Legislation outlawing government sponsored assassinations, […] Continue Reading…

The Sleep of Idealism

Author: Gary Hart

Idealism, perhaps the highest function of conscience, is asleep now.  Idealism is a soft virtue.  It is not aggressive as is eagerness for wealth, or the scramble for power, or the need to be among the influential.  Instead, idealism suggests a search for a more noble vision and a sense that we have a duty of care.

No challenges to our collective conscience are heard from high places.

Most news stories are about conflict, violence, or traumatic events.  Families on our border are shattered and living in miserable conditions.  The corporate world leaves concerns about our future climate to young people.  Our nation’s capital is shrouded in anger and hostility with little if any motivation for public service.

Money, usually hidden in the corridors of power, now openly controls virtually all our public policies.  The guardianship of our public resources has been blatantly turned over to those who seek to privatize them […] Continue Reading…

Greetings for This Season

Author: Gary Hart

Among the many things for which I am thankful, this small but persistent network of thoughtful people is one.  Decency and common respect in the expression of opinions, especially on highly volatile subjects, is now more rare than it used to be.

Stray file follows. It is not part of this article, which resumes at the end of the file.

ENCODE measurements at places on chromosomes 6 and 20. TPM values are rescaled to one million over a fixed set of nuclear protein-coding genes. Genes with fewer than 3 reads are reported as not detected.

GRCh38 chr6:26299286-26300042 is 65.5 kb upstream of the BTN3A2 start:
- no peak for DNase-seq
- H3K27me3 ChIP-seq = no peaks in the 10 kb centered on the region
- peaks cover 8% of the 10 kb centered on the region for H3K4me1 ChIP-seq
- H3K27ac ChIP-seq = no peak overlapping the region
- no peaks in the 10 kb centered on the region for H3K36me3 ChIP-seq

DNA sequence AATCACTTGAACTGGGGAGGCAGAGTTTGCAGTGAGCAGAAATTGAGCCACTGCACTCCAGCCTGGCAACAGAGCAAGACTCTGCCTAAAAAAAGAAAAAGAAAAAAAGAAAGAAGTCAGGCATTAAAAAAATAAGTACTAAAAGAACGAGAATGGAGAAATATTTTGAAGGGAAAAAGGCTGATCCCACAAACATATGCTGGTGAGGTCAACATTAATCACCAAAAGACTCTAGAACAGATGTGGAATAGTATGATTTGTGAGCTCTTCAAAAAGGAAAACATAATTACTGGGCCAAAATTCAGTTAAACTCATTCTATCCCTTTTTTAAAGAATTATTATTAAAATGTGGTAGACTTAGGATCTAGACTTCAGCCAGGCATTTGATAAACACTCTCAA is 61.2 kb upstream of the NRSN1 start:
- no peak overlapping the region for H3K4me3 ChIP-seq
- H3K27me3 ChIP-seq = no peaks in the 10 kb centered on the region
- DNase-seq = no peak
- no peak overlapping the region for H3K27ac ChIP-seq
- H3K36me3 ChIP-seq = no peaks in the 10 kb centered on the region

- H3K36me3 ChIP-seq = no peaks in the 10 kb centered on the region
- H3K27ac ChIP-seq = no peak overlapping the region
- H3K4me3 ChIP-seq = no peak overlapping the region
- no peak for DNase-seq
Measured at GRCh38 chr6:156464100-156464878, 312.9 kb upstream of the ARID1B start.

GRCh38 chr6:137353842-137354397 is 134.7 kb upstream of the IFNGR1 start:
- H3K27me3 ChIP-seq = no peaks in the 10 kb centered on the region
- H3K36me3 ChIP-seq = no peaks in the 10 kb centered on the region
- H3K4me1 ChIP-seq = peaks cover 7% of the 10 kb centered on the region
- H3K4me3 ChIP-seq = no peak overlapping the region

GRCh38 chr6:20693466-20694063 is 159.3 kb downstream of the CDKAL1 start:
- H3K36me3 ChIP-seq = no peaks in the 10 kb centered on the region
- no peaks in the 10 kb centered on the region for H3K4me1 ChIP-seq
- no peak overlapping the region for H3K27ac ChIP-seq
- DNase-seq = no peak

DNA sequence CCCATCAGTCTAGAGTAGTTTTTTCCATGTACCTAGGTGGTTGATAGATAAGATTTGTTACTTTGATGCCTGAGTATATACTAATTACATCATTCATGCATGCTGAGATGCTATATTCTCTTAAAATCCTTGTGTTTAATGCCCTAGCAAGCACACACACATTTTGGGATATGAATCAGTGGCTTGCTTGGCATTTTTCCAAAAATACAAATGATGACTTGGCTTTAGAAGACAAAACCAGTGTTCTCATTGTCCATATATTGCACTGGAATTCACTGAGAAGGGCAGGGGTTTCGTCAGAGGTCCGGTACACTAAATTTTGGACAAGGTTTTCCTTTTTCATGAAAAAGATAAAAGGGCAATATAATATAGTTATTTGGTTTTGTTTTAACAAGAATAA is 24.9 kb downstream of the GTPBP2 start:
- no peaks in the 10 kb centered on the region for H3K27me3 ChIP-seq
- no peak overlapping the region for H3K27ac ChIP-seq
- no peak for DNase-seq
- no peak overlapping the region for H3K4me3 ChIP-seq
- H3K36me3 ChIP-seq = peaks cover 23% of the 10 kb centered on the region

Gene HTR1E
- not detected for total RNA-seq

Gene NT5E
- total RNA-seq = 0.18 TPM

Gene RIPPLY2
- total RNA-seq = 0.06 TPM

Even our friendly virtual neighborhood is a blessing in a world that seems occasionally inclined to tear itself apart.  Perhaps this is where society is headed, not to the arenas and grand ballrooms of the like-minded but to places where thoughtful people with shared concerns can find a forum to discuss those concerns with respect and civility.

There is much these days to make sensitive and sensible people sad.  But there are enough lights in enough windows to give us direction and even hope for a better tomorrow.

In an age of diversity, we are people of different faiths, or no faith at all, different histories and cultures, and different […] Continue Reading…

Democracy in Peril

Author: Gary Hart

Across several weeks our colleague Michael has raised serious questions about the future of democracy in America and elsewhere.  The questions he has raised and arguments he has made deserve equally serious consideration.

Increasingly the media are focusing on the rise of disinformation in campaigns, the challenge to factual narratives by false ones, the erosion of truth itself, and the use of social media to undermine and replace traditional reporting by “fake” media.

All this may or may not be “populist”, but it is most certainly authoritarian, the acquisition and concentration of power in the hands of the few by undermining the world of facts and truth.

There are many examples of this process throughout history, but none better than Germany and Italy in the 1930s.  Uncouple political narrative from truth and the train of authoritarianism is well down the track.

This process is enabled when there is widespread distrust of government, encouraged […] Continue Reading…